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Science Tips For Managing Stress At Thanksgiving

Sometimes people ask me if there is an evidence-based way to manage the stress of dealing with...

In A Pandemic World, Be Thankful For Pesticides

This year, you're going to pay 24 percent more for a turkey, a tough bite out of the wallet for...

The Average Kid Is Up To 8 Hours Of Digital Per Day, But Is That Bad?

Recent survey results of 118 eight-to-twelve year-old children examined total hours of media...

The Supply Chain Impact On Thanksgiving

In 1958, shortly after passage of a misguided law related to chemicals and food - a problem that...

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Nearly 70 years ago, results of a Swedish experiment, now called the Vipeholm studies, correlated frequent candy consumption and tooth decay. With the benefit of scientific hindsight, this is no surprise. What is a surprise is how different cultures reacted. 

For example, instead of public awareness campaigns highlighting the effects of carbohydrates on oral health, as Americans might expect, Sweden asked people to cut back on candy drastically, to eating candy one day per week. Thus was born lördagsgodis - “Saturday sweets.” Parents only let their kids eat candy on Saturday.
"Shark Week" is a Discovery Channel event each summer, unsurprisingly about sharks. It came into existence because "Jaws" the book and then the film were huge hits and they never left the public consciousness after that.

Now Shark Week is much the same, a part of the cultural lexicon. They used to market it, one year they even killed me off in a shark attack as part of their promotional stunt, but now I bet they don't have to do much at all. Yet when you grow to be important, you are going to those who want to bring you down a little. Big tree fall hard, as the saying goes.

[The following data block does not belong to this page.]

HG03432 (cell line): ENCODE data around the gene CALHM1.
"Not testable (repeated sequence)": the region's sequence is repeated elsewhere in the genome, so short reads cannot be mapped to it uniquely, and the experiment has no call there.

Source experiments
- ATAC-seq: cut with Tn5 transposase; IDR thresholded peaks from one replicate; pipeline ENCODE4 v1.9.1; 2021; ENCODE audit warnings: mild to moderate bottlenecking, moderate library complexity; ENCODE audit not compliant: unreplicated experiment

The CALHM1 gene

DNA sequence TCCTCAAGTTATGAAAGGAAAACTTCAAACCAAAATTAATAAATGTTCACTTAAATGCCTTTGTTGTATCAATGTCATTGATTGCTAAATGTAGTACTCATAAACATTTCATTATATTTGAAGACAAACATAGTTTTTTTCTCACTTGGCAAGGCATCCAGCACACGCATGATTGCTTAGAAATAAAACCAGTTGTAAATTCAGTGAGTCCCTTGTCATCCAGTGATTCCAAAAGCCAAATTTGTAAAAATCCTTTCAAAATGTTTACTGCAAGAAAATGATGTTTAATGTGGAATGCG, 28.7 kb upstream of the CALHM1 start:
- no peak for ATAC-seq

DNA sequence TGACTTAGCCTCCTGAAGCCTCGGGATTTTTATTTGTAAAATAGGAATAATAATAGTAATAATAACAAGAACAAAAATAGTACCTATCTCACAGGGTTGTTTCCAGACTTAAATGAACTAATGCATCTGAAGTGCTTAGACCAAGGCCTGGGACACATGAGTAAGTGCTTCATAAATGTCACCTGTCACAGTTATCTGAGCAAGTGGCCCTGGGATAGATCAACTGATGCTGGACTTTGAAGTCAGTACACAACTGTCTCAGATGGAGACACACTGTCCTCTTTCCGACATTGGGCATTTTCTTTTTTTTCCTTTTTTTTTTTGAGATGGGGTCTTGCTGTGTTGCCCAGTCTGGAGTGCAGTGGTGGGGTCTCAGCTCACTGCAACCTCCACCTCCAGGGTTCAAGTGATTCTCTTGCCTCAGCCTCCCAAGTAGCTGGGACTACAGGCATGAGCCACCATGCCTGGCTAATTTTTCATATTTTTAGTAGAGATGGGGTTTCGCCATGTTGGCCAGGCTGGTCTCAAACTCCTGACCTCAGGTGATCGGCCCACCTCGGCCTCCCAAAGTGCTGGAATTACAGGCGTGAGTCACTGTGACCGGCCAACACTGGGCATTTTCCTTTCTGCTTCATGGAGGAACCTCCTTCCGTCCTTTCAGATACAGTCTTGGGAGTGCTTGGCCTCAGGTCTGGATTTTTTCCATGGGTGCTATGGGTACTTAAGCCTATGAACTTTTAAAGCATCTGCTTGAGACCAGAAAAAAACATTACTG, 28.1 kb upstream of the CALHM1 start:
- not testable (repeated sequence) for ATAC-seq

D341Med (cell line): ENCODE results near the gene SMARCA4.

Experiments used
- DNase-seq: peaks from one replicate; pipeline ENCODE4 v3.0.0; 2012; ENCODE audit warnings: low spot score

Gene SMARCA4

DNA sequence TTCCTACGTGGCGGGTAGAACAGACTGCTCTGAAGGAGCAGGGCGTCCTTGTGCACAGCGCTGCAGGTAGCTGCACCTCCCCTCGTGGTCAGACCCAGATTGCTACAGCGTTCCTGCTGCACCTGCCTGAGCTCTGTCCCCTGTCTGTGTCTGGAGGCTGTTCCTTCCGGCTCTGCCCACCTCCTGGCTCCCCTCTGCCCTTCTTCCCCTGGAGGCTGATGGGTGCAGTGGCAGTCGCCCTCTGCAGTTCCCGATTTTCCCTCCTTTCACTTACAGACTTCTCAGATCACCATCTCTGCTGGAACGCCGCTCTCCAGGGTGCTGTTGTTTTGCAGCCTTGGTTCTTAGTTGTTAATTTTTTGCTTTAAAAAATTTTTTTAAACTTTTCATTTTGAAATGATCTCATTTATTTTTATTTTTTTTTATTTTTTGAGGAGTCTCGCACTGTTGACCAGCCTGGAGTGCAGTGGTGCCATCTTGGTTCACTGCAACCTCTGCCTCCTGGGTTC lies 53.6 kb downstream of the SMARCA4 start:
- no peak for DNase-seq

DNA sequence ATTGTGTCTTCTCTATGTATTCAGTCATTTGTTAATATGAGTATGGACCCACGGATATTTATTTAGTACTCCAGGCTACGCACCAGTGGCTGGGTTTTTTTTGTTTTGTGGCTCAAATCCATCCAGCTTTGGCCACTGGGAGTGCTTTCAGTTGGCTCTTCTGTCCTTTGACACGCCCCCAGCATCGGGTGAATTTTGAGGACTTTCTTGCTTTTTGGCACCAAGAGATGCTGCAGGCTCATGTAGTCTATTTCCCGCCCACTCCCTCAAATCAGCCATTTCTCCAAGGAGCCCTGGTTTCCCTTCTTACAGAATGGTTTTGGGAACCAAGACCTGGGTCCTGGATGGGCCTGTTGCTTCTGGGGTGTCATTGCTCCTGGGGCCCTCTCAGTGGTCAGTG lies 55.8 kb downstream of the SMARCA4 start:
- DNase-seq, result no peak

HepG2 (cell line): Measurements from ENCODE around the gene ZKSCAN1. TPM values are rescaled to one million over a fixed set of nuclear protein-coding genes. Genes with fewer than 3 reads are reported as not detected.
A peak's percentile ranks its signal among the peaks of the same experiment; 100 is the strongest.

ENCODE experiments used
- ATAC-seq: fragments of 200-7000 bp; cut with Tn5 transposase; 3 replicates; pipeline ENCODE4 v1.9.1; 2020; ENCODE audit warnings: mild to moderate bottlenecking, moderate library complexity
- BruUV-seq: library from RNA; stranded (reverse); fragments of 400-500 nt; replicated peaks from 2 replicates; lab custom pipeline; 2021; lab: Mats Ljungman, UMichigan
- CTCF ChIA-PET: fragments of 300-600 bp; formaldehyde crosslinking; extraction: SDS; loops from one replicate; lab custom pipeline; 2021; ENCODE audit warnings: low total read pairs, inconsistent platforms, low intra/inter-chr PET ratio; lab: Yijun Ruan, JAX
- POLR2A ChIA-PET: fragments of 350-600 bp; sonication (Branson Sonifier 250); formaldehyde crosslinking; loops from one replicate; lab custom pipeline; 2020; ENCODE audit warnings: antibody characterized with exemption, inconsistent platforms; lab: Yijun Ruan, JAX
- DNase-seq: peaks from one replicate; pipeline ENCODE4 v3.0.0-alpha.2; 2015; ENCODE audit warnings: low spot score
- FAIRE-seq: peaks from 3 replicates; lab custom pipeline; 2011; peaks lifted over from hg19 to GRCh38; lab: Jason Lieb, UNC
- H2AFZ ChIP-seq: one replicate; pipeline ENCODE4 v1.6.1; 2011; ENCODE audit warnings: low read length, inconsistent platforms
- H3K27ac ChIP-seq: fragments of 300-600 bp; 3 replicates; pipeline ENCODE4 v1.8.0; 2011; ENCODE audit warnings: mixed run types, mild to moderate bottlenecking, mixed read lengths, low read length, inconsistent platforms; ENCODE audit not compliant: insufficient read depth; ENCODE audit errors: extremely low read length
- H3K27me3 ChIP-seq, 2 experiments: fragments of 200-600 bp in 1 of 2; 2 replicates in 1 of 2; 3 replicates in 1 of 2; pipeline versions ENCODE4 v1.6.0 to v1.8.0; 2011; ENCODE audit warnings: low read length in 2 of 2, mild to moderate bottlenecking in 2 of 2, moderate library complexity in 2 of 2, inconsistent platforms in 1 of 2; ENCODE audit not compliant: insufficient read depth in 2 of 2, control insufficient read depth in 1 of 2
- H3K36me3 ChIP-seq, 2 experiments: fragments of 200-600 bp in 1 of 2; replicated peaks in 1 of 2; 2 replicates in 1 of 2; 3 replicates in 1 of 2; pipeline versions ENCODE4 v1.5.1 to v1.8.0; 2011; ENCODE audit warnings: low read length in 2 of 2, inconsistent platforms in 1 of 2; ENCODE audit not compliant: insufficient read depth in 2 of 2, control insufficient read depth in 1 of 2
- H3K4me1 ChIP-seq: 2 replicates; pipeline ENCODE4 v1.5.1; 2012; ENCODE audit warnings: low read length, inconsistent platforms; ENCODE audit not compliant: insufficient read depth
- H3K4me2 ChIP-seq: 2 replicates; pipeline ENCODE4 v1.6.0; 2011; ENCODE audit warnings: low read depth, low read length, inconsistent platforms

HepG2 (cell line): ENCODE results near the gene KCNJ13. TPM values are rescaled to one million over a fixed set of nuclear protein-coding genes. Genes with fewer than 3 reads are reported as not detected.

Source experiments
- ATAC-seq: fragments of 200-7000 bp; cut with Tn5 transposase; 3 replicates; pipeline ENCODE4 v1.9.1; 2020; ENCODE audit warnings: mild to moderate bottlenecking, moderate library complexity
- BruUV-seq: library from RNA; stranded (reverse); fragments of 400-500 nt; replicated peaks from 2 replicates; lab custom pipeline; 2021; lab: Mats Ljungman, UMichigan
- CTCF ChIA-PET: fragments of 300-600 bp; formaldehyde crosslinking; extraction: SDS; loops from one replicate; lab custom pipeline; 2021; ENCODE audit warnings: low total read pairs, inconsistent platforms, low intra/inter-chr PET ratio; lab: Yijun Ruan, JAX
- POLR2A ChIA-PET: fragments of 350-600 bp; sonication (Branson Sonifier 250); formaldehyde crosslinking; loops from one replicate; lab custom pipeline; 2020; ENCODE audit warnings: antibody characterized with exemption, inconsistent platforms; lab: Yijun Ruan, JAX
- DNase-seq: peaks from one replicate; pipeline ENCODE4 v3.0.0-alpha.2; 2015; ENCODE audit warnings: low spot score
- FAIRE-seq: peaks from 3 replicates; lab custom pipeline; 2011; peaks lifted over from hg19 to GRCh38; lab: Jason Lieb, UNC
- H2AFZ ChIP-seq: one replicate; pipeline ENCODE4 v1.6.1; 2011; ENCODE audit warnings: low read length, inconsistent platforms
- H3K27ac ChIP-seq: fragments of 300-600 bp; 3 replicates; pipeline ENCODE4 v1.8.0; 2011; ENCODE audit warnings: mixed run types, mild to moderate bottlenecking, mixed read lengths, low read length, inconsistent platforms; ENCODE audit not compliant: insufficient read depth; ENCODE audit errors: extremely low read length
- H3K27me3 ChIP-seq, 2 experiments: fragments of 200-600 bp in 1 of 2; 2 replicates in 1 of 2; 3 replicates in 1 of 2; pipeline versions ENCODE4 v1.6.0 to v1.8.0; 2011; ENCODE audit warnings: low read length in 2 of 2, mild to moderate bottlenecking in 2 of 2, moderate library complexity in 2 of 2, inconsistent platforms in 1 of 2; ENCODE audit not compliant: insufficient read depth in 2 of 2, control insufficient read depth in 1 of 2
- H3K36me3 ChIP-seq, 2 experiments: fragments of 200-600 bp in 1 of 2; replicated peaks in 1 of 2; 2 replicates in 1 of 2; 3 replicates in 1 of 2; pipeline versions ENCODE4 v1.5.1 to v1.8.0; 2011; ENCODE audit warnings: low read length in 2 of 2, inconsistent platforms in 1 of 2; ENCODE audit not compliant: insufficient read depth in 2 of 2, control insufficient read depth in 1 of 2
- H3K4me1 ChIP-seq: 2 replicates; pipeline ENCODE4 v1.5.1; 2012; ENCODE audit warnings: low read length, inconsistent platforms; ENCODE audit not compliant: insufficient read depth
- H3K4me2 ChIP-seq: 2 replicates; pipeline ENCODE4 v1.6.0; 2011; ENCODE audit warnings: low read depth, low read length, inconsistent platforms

A short while ago a prominent physicist made the offhand claim that bees were dying because of a class of pesticides called neonicotinoids - seed treatments that protect plants from pests at their most vulnerable stage and result in far less chemical use than mass spraying. It's not true, and bees are not dying off anywhere, but that claim was still made by environmental fundraising brochures and lawyers hoping to sue so it's no surprise Mother Jones readers believe it.

But a scientist?  That should be odd. Yet it isn't.
Americans are inherently skeptical, and American adults lead the world in science literacy, so those two things combine to show up in debates about climate change and other sciences.  

When you are literate and skeptical it is easy to know just enough to be wrong, when it comes to climate or nuclear energy, vaccines, and agriculture. The difference between the first one and the latter three is the political demographic that is skeptical about them. Politics infects everything.

That is why the each side paints issues they embrace in black and white; you can't be skeptical, you either accept what they accept or you are a denier.
A study by the Silent Spring Institute(1), with funding from the politically sympathetic National Institute of Environmental Health Sciences during the days of organic industry keynote speaker and Ramazzini Institute member Linda Birnbaum, claims that hundreds of chemicals are endocrine disruptors.
San Francisco is worried that highway 37 may be in danger of flooding. They invoke environmental justice, of course, but it's really about rich people going to their second homes in Napa's wine country on weekends. Rich people need peasants toiling to feel elite and without roads they can't get there.

Yet if San Francisco journalists and editors are concerned about rising water, why are they continuing to support dumping the water that poor people need into the Bay? It clearly does not need more water. Poor people who can't afford to live in Napa do.